Lakkotrypis: When we visited Jerusalem in the summer we decided to wait with the unitization agreement until the end of the geological tests. I had a discussion on the phone with my Israeli counterpart Minister of Energy Dr. Yuval Steinitz two weeks ago and in our last conversation even though at the beginning we said ‘let’s see if we can have progress on the discussions for the unitization and then I can visit’ in the last conversation we said ‘let’s not wait for that, let’s find a date’ — so it’s just a matter of logistics, and it’s completely not true that he delayed his visit for that reason. We don’t like any shadows being cast on the fantastic relations between us. I know what Israeli intentions are and what our intentions are and we are only waiting for the technical results.”
Globes: At what stage is the development of Aphrodite and has a date been set for the gas to start flowing?
Lakkotrypis: We have received the development plan from the developers and we have made our comments. At the moment we are discussing the detailed development plan. The plan in its present format talks about gas beginning to flow by 2020.”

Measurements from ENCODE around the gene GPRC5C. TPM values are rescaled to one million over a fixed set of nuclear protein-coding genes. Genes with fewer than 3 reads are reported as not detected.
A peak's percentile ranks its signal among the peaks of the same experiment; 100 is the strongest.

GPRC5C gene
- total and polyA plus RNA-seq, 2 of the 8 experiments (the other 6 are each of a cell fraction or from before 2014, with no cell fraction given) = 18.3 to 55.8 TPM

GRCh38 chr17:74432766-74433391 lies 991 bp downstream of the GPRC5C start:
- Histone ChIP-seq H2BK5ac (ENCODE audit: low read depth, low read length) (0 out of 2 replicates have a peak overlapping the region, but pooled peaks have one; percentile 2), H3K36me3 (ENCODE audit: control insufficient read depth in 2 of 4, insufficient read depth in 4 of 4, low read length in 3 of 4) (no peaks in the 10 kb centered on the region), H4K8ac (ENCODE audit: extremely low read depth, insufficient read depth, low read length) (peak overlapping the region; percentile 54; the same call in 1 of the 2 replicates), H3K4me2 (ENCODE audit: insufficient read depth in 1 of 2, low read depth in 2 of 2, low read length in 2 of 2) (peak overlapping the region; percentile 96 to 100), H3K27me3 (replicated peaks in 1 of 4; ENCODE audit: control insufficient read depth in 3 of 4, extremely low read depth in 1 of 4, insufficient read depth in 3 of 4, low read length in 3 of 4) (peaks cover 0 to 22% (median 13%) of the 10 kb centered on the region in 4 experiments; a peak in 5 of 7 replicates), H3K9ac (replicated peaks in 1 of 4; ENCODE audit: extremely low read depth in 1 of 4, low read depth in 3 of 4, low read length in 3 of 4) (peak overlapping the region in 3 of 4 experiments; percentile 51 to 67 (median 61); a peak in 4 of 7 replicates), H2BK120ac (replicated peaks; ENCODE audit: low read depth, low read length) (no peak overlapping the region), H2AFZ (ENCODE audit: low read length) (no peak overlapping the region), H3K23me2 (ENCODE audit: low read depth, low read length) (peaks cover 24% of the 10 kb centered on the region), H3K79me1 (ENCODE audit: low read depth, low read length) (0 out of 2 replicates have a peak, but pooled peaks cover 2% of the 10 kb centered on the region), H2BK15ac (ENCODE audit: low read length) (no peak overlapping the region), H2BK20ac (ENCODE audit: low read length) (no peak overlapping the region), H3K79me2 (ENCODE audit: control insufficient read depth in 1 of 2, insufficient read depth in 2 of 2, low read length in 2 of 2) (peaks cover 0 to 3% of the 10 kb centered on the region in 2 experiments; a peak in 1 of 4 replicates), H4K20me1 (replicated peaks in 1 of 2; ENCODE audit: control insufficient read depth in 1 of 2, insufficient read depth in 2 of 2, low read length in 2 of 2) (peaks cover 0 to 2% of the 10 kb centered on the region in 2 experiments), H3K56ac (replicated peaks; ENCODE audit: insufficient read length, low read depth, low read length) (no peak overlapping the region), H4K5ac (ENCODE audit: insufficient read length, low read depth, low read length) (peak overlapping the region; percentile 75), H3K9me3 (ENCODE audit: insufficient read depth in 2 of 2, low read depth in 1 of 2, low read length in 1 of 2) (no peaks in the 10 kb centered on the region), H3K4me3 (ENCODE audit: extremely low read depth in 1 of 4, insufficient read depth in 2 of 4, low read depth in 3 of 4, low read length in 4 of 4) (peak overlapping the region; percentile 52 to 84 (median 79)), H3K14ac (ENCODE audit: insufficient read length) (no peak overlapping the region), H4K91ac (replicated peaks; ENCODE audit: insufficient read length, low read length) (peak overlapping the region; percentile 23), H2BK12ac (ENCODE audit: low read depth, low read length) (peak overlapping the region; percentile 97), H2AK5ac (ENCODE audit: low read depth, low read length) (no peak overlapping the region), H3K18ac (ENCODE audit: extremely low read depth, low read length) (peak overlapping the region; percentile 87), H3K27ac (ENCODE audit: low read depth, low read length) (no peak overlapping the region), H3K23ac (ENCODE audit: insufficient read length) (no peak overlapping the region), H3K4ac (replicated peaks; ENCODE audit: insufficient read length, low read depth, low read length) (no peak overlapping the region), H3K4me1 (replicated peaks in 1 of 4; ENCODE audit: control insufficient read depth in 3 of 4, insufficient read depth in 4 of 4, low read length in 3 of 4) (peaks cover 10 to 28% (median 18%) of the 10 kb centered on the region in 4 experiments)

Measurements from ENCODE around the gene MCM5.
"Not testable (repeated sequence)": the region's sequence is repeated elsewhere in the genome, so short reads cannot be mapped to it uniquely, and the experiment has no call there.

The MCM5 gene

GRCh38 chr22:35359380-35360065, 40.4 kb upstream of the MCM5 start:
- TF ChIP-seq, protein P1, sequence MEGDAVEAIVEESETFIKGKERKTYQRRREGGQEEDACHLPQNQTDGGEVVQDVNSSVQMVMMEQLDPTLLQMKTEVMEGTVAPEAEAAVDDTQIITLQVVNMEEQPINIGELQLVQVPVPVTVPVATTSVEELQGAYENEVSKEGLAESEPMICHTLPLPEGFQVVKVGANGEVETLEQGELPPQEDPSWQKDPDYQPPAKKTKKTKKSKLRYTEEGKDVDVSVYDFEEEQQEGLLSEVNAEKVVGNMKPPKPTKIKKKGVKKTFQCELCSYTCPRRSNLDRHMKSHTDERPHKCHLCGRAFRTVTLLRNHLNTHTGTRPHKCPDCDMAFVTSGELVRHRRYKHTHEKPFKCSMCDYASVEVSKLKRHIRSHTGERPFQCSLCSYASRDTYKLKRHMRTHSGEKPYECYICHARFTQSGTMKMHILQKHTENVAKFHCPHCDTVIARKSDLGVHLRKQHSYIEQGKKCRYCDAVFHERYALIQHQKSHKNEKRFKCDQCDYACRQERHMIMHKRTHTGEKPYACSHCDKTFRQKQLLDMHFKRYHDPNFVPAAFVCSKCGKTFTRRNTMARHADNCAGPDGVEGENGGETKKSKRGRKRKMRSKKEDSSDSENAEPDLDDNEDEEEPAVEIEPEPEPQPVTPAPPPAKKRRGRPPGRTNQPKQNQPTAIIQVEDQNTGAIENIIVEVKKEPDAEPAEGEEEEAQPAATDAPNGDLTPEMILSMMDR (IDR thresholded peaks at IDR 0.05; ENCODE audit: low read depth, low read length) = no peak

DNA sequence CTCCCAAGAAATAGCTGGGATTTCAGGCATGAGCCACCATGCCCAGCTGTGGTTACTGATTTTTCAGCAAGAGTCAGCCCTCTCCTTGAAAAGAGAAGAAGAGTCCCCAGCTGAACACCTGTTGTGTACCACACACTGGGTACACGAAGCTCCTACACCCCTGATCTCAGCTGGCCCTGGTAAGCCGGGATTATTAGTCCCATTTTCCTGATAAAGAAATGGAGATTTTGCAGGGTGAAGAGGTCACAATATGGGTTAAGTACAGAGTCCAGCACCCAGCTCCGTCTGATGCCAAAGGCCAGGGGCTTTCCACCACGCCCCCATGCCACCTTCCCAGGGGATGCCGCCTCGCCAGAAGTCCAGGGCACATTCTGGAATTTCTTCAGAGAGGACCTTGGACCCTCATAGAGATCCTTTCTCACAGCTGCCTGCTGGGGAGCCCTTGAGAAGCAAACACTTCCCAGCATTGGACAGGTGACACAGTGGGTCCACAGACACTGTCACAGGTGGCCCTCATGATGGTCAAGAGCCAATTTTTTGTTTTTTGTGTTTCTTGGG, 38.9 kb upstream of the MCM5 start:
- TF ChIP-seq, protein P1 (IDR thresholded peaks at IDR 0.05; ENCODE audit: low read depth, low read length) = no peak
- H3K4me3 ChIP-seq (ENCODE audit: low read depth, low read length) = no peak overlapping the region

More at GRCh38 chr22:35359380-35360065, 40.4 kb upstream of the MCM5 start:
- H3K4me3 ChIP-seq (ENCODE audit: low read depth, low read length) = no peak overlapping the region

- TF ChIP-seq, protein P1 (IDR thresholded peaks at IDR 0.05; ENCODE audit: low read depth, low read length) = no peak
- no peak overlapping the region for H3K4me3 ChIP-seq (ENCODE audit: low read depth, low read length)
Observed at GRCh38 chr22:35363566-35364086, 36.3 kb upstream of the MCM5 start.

Globes: Taking investment decisions to begin developing the field requires finding buyers for the gas. Is anybody interested in buying your gas?
Lakkotrypis: “For this precise reason I was in Egypt last week because I wanted to make sure that the talks between our oil companies and the Egyptian side continues. Our huge desire is that the two fields — Leviathan and Aphrodite — will be developed together because there is an enormous advantage in size. The distance between the two fields totals just 7 kilometers and that allows us to rely on the same suppliers and same planner. These synergies will very much increase the competitiveness of the two fields. We of course have no say in the Israeli decision but we very much want the two reservoirs to be developed at the same time.”
Globes: The question is whether you can wait for Leviathan in the event that its development will be delayed several years?
Lakkotrypis: No. Windows of opportunity open and close in a flash in the natural gas market. Look at the Zohar discovery in Egypt. At the moment we see the Egyptian market as an excellent opportunity for Aphrodite and Leviathan even after the Zohar discovery — the Egyptians confirmed this to me only last week and I have heard the same thing from private companies. The annual growth of natural gas demand in Egypt is 7%. But Egypt has announced the allocation of new exploration licenses and we need to seize the opportunity. I intend passing this message onto Steinitz.”
We are only just beginning